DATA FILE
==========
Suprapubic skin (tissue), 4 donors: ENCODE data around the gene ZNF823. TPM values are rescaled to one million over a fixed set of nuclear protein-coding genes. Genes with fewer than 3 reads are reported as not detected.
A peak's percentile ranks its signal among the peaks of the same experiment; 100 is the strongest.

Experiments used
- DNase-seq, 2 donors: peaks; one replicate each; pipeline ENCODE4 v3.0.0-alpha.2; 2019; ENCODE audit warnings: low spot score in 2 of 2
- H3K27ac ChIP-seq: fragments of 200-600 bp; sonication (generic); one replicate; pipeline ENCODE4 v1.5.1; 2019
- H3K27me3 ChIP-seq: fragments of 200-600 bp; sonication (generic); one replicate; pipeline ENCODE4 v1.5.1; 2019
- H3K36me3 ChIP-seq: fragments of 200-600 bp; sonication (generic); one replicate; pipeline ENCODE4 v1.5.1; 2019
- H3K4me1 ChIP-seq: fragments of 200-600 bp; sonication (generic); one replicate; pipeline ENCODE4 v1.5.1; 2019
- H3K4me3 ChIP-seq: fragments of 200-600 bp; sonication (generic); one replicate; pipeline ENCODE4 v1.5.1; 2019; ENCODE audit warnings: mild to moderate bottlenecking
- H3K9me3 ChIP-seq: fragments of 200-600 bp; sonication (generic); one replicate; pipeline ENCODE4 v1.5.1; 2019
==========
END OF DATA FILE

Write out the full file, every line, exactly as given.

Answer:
Suprapubic skin (tissue), 4 donors: ENCODE data around the gene ZNF823. TPM values are rescaled to one million over a fixed set of nuclear protein-coding genes. Genes with fewer than 3 reads are reported as not detected.
A peak's percentile ranks its signal among the peaks of the same experiment; 100 is the strongest.

Experiments used
- DNase-seq, 2 donors: peaks; one replicate each; pipeline ENCODE4 v3.0.0-alpha.2; 2019; ENCODE audit warnings: low spot score in 2 of 2
- H3K27ac ChIP-seq: fragments of 200-600 bp; sonication (generic); one replicate; pipeline ENCODE4 v1.5.1; 2019
- H3K27me3 ChIP-seq: fragments of 200-600 bp; sonication (generic); one replicate; pipeline ENCODE4 v1.5.1; 2019
- H3K36me3 ChIP-seq: fragments of 200-600 bp; sonication (generic); one replicate; pipeline ENCODE4 v1.5.1; 2019
- H3K4me1 ChIP-seq: fragments of 200-600 bp; sonication (generic); one replicate; pipeline ENCODE4 v1.5.1; 2019
- H3K4me3 ChIP-seq: fragments of 200-600 bp; sonication (generic); one replicate; pipeline ENCODE4 v1.5.1; 2019; ENCODE audit warnings: mild to moderate bottlenecking
- H3K9me3 ChIP-seq: fragments of 200-600 bp; sonication (generic); one replicate; pipeline ENCODE4 v1.5.1; 2019